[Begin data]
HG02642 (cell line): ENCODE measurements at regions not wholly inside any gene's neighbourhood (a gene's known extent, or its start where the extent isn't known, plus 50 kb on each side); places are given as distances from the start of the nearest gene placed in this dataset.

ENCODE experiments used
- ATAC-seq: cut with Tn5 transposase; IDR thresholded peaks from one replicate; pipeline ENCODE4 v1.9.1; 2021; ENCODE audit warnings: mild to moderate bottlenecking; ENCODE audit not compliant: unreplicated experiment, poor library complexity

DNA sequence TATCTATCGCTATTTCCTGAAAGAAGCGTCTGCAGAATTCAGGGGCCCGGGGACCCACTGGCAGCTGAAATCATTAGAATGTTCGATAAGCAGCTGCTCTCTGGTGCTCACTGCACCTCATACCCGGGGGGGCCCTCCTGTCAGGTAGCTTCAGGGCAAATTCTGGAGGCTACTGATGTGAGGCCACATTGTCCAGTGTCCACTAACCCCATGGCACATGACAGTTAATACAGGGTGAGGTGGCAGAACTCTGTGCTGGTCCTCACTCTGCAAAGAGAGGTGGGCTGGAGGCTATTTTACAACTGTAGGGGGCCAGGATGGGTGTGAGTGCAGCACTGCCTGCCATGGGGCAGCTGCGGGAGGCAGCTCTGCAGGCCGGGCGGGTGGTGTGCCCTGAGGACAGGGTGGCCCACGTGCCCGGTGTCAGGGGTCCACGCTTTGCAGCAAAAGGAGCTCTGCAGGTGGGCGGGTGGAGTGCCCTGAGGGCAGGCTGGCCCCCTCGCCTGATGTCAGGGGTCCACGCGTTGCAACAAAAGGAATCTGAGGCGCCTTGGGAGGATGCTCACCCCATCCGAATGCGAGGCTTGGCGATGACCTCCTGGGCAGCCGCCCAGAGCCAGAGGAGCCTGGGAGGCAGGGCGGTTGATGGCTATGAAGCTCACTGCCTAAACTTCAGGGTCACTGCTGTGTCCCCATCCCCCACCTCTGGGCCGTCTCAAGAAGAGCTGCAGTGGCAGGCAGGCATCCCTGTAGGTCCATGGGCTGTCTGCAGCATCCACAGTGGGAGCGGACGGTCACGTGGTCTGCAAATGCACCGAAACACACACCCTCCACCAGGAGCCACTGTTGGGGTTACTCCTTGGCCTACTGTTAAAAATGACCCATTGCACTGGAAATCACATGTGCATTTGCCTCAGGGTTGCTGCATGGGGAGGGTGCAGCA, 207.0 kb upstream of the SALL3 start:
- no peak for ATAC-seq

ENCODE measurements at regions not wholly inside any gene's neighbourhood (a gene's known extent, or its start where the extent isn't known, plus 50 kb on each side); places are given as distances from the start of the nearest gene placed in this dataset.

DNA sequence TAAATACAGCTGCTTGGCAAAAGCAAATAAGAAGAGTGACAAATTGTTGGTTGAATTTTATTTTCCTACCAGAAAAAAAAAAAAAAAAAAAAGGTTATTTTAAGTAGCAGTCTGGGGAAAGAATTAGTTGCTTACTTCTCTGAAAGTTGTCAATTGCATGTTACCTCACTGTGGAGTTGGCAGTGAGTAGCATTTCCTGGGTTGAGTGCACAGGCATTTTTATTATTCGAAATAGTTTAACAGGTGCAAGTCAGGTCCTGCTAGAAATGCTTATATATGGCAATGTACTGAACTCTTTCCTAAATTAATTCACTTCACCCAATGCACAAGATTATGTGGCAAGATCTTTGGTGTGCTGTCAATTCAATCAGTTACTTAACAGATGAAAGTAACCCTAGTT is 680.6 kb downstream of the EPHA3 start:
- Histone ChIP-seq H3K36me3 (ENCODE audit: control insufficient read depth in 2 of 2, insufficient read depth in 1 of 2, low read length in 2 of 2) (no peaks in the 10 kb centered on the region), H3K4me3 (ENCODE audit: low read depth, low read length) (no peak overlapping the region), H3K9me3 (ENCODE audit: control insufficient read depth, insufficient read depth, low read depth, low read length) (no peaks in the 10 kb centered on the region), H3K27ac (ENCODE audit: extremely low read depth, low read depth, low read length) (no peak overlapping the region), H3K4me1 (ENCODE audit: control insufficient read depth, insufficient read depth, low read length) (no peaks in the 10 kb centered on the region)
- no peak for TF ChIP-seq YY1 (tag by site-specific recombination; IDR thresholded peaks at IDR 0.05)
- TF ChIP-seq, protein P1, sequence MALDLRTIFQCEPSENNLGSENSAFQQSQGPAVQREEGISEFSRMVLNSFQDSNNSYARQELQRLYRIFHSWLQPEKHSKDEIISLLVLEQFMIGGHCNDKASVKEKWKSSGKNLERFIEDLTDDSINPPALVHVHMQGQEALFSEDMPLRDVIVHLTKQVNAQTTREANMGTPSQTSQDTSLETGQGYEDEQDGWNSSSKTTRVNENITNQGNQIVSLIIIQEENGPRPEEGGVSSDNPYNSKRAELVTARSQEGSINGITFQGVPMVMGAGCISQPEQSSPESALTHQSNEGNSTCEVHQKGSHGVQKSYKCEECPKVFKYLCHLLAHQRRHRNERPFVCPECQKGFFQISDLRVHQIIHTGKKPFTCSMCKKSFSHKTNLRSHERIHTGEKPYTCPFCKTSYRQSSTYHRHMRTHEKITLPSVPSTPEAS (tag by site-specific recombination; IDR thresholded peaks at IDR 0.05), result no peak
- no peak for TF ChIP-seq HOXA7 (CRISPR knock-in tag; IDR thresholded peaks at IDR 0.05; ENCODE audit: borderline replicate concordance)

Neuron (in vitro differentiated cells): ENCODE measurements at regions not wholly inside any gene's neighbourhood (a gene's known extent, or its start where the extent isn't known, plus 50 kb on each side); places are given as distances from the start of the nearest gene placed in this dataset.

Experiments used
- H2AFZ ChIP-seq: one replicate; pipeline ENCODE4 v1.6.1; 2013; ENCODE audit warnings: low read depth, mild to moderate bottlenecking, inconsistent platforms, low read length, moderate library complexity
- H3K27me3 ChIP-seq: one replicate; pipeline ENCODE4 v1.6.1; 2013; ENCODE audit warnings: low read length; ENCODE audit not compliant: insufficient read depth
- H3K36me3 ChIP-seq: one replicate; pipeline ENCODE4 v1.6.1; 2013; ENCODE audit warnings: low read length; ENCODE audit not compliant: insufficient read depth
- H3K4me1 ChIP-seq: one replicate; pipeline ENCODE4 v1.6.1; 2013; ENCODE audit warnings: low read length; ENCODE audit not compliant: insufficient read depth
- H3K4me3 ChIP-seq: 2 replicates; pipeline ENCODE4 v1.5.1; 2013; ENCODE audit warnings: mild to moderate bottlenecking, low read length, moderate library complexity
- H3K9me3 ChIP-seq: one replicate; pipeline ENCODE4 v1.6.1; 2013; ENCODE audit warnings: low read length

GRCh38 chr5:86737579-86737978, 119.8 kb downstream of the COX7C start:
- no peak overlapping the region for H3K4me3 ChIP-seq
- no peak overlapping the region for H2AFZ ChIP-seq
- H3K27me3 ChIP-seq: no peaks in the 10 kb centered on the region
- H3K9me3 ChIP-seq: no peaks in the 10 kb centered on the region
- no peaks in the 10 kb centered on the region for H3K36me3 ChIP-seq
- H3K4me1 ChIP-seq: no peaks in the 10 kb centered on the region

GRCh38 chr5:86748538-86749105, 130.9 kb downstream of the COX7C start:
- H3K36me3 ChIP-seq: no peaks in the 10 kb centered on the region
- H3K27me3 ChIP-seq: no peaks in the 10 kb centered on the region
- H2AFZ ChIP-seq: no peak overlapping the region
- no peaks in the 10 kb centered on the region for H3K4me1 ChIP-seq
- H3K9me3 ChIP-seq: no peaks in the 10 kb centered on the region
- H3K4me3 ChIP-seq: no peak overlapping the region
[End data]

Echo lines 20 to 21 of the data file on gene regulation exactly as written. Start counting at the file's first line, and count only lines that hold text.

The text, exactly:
GRCh38 chr5:86737579-86737978, 119.8 kb downstream of the COX7C start:
- no peak overlapping the region for H3K4me3 ChIP-seq